Lately, I have had a fascination with the dark academia genre of novels and Ninth House is a perfect fit for the category. I thoroughly enjoyed the combination of mystery and magic, all wrapped up in the politics of higher education. The main character, Alex, initially annoyed me but she becomes more sympathetic and charming, while still maintaining a deadly presence about her. I enjoyed the way that Bardugo set up her magical world with clear rules among the sensory rich and disturbing acts of magic. This book wasn’t too graphic or gory but did have just enough to make the stakes higher. Overall, I did enjoy this novel and would recommend it, whether you enjoy dark academia or not. (Note: I have not read any of Leigh Bardugo’s books so I can’t make a fair comparison there but let me know if they are worth checking out. I have plenty of time.)

Warning to readers: This novel does contain scenes of sexual assault and violence.

Fierce, and Powerful, and Terrifying: Reviewing A Conjuring of Light by V.E. Schwab

Hello everyone! I am back at it with another book review. I am back in school next week and I am hoping to post some reviews of the novels I’ll be reading in the near future, among my personal TBR stack. Before I begin talking about this novel, I encourage you to go read my previous reviews of this series. It’s time to talk about A Conjuring of Light.

The connections of the four Londons are beginning to fray as the shadow king Osaron seeks to take over all of the worlds. Kell must protect his brother Rhy and his kingdom against this ancient evil. Lila Bard must learn to control her powers before they control her. With the help of disgraced pirate captain Alucard Emery and other unlikely allies, they must race to find a way to save the four Londons and be ready to make any sacrifices necessary.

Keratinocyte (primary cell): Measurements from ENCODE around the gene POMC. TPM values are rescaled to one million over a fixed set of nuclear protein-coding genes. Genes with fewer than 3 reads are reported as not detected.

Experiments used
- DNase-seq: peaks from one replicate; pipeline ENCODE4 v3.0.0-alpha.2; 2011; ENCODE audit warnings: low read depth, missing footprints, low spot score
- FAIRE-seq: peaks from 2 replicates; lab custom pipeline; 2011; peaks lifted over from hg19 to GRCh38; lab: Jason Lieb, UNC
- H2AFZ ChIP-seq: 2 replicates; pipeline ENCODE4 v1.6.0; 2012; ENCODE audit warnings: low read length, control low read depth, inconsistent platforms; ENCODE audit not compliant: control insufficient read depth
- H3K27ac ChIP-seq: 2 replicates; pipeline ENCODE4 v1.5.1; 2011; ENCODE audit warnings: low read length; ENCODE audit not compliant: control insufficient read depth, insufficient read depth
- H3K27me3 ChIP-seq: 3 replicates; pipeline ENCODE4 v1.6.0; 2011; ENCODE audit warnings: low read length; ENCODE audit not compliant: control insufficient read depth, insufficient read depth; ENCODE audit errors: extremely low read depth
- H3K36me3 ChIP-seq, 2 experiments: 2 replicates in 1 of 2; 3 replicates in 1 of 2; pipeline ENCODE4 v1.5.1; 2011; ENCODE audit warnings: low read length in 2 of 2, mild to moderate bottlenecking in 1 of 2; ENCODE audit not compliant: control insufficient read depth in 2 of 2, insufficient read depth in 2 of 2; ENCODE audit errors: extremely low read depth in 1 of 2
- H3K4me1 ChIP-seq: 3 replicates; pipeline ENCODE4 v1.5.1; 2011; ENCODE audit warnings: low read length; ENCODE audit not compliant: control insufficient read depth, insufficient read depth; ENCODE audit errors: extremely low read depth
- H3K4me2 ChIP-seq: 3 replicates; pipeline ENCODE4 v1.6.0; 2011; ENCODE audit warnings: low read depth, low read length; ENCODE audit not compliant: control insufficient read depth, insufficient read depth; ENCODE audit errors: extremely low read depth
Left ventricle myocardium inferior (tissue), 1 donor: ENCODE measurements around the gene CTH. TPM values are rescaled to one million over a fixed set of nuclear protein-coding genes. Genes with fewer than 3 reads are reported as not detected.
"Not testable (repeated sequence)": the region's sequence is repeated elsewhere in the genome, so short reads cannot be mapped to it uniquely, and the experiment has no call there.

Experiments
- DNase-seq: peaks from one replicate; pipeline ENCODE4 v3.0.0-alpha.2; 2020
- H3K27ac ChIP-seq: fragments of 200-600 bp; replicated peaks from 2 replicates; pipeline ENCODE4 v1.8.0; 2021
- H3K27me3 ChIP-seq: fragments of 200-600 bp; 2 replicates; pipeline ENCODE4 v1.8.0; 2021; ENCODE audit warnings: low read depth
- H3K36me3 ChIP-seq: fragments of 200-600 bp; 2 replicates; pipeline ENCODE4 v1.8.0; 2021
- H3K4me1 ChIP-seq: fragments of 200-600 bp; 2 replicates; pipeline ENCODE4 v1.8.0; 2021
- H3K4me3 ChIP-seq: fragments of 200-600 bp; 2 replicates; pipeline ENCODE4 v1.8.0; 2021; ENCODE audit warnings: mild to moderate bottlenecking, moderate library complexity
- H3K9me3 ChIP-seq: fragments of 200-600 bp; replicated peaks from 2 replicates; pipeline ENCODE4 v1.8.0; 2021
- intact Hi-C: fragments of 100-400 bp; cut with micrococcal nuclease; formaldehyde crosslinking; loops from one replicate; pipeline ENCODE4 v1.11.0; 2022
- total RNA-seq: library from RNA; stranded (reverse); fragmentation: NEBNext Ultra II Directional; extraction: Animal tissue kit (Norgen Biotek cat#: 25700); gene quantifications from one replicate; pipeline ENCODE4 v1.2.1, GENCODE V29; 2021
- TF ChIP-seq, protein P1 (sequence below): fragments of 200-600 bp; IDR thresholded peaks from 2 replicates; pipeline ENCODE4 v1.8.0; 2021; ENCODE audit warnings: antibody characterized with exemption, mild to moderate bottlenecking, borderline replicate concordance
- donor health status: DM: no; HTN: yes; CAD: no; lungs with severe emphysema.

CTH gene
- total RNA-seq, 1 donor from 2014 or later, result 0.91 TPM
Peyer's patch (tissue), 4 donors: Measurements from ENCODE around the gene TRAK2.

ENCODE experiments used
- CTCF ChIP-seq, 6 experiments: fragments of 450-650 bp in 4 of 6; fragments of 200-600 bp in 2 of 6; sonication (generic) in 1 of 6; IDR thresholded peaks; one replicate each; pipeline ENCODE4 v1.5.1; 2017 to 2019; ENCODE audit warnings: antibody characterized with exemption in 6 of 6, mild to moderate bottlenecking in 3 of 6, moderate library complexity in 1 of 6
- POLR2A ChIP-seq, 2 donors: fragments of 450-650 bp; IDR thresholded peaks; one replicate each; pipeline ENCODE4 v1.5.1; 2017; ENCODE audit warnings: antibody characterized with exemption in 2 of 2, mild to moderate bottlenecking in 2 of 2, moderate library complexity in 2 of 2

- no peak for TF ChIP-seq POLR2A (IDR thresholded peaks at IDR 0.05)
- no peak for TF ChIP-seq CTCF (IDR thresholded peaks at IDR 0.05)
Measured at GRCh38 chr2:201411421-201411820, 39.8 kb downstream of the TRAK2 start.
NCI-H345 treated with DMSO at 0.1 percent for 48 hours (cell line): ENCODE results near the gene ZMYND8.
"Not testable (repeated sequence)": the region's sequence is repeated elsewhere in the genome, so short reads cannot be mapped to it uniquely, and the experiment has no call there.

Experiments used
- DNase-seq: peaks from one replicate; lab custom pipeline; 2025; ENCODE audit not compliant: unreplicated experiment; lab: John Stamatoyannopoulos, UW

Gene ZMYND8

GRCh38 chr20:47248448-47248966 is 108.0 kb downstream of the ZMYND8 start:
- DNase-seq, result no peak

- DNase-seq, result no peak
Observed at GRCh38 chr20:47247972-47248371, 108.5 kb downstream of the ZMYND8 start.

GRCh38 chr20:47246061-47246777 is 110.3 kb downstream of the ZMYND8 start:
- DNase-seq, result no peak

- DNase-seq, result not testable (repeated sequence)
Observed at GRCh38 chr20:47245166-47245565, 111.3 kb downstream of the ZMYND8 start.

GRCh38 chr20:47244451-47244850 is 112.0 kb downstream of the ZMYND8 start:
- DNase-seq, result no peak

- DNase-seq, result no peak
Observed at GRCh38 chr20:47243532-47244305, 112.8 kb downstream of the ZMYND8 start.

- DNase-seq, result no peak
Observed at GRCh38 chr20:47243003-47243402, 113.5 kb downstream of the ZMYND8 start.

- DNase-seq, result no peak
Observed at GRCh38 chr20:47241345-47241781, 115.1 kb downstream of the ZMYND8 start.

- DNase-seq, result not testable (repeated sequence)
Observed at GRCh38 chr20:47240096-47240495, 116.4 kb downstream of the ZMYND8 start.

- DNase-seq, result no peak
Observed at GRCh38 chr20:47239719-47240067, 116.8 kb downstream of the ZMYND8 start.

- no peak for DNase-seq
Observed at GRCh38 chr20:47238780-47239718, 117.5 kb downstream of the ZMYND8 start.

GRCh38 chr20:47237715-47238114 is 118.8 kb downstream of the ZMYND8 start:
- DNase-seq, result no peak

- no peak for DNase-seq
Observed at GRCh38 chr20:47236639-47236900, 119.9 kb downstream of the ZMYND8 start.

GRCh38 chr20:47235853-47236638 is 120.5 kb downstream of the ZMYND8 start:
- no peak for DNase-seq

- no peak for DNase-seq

I am going to be a little honest: this novel was a bit of a letdown. Don’t get me wrong; I enjoyed 90% of it but there was a lot that left me wanting at the end. There was still a lot to these worlds that Schwab doesn’t dig into and parts that I honestly didn’t care to know about. I still loved how fully fleshed out the characters were. Their interactions felt natural and honest within this magical world. Everything was believable in its own way. Schwab does an excellent job creating perilous situations with very high stakes. I was certainly upset in some parts. While there were still parts of this novel that I didn’t particularly like, I still enjoyed this series overall and thought that the ending was thoughtful and sweet without being cloying. I would definitely recommend this for fans of fantasy that have officially moved out of the YA genre. I really did enjoy this trilogy and wish I could have more.